I know this sounds like a common topic, but hear me out :)

I'd like to make my application a trial version. I don't have any problems with *how* to do it (disabling certain application features after set number of days, etc), but rather how to do it as foolproof as possible. Most posts I've searched for recommend using registry keys to set the install date and check against that on program start-up. But that's exactly where most people would look for such a key, and delete it. Checking for the existence of the key on program start-up is one way to protect against the key being deleted, but then they can just reinstall the software and be able to use it again for the next 30 days, etc. Thus, a neverending circle.

So, any other ideas? Or some obscure, hard-to-find (yet acceptable) location to save such a registry key? Or, well, anything?

the problem with finding new and interesting ways to hide your data is that in attempts to thwart virus attacks and unwanted software Microsoft has limited the access to many areas of the registry and hard-disk. So that keeps you from getting too creative.

there is NO guaranteed way. If someone knows their way around windows well enough they will always be able to find a way around your trial version. if you name the registry entry something that has nothing to do with your application, then its going to be less likely a user will find it with a simple search. but using programs that watch for changes in the registry when a program is installed or first run. they can find your registry entry and can change it.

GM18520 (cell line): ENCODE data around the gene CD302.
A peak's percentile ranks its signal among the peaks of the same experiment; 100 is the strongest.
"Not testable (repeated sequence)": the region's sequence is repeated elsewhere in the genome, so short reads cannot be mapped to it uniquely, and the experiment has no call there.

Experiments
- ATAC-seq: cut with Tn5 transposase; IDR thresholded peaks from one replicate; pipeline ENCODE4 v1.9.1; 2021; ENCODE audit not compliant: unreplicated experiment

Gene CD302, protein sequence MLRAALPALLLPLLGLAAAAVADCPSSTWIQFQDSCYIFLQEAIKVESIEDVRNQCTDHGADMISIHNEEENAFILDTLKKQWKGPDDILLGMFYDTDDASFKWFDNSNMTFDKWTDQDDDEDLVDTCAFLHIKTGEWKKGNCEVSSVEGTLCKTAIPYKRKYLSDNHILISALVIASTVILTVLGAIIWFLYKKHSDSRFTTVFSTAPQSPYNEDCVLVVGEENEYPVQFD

if you save your data to a file, they can still find it and changed it. which leads to the newest method used by Adobe. the internet validation. Every time you open PhotoShop CS4. it connects to the internet and checks if the user's key is a valid key, and if it isn't then the program wont work, if the app can't get to the net. it simply works. but you could easily make your app not work if that were the case. Then when people download your app, or first run it. you could have it contact a webserver and create a key for them, attach to that information when the evaluation started, and use the server. Still. This can be difficult to manage.

But there is no foolproof guarantee. the Evaluation software concept is really just that MOST users won't know how to get around it. And it's just an incentive for the users to pay for the software. WinRAR is an interesting example. it always works, even though technically its a trial version. it has a nag screen saying you should buy it if you like it. and if you are a business you are viaolating the law using it unregistered.